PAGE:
There’s evidence that the construction industry may face a labor shortage, in part, because of the inefficient way in which it works. A survey by PlanGrid and FMI found “35% of construction professionals time is spent (over 14 hours per week) on non-productive activities including looking for project information, conflict resolution and dealing with mistakes and rework,” and that non-productive activities like these cost the construction industry more than $177 billion in 2018 alone.

There’s a solution at hand for companies that want to fight the labor shortage: Build intelligent apps. These apps digitize business processes and paper, which enables construction companies to: 

  • Increase worker efficiency by reducing the hours spent on each daily activity.
  • Capture the knowledge of more experienced workers in intelligent apps that can guide less experienced workers.
  • Lower risk by eliminating data-entry mistakes and delayed access to critical data.
  • Speed the capture and delivery of critical field data (even without a cell or WIFI signal)
  • Utilize embedded business logic for best practices and workflows
  • Integrate with existing databases and systems of record

To build those intelligent apps, construction companies can turn to Alpha TransForm. Alpha TransForm turns complex paper forms and business processes into offline-capable mobile apps in just hours. It allows enterprise mobile dispatch/data capture/ workflow apps to be built & deployed by non-developers, and enables more tech-savvy power users to meet more complex app requirements, such as bar-code scanning and on-device data lookups. One residential energy inspection company built a mobile app using Alpha TransForm that saved each inspector 15 hours per week doing home energy inspections (read the case study).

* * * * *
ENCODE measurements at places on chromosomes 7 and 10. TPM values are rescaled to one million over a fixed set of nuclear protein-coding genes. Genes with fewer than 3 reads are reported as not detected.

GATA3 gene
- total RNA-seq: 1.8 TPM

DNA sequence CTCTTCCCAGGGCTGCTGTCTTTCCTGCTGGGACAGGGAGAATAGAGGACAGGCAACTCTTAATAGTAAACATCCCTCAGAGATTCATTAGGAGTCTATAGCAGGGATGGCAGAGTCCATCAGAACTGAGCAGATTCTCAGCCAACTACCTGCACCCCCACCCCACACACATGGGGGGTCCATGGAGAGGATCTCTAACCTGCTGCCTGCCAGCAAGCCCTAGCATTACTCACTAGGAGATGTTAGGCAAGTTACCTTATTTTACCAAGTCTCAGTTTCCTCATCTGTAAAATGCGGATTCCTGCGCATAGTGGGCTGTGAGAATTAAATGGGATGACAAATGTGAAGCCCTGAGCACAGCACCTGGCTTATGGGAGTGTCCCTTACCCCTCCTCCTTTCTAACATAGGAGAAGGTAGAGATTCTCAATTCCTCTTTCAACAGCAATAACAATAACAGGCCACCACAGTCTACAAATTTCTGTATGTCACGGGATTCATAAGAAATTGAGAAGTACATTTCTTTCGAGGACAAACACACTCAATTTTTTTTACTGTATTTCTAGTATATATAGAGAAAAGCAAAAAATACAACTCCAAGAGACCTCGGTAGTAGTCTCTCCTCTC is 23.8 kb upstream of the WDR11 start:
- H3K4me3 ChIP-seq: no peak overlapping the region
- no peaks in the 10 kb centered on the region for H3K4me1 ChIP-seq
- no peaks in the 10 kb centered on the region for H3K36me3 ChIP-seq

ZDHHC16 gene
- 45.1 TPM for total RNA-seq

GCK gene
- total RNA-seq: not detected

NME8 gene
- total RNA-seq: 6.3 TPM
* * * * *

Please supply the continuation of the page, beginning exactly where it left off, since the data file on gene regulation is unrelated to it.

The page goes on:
See how easily you could build mobile apps, ditch paper forms and do more with fewer workers.
Take a 30-day free trial, complete with construction app templates.

Alpha Solutions for Construction

Powerful Data Capture Apps for General Contractors, Inspectors and Supervisors

Safety Inspections  •  Non-Conformance Reports  •  Gemba Walks  •  Inventory  •  Certifications and Training    
Equipment Inspections  •  Work Orders •  Time and Attendance  •  ISO Certifications   
Dispatch  •  Licensing  •  and more,,,
 

 
Construction Toolbox Talk App Screenshot 1
Toolbox Talk
TransForm Punchlist 1 App Framed
Punch List
Home App 8-300px-width
Safety Inspection
web-screen-equipment-inspection
Equipment Inspection
Alpha Anywhere 4.6.0 Released
New Release Alpha Anywhere 4.6.0.1

About Author

Amy Groden-Morrison
Amy Groden-Morrison

Amy Groden-Morrison has served more than 15 years in marketing communications leadership roles at companies such as TIBCO Software, RSA Security and Ziff-Davis. Most recently she was responsible for developing marketing programs that helped achieve 30%+ annual growth rate for analytics products at a $1Bil, NASDAQ-listed business integration Software Company. Her past accomplishments include establishing the first co-branded technology program with CNN, launching an events company on the NYSE, rebranding a NASDAQ-listed company amid a crisis, and positioning and marketing a Boston-area startup for successful acquisition. Amy currently serves as a Healthbox Accelerator Program Mentor, Marketing Committee Lead for the MIT Enterprise Forum of Cambridge Launch Smart Clinics, and on the organizing team for Boston TechJam. She holds an MBA from Northeastern University.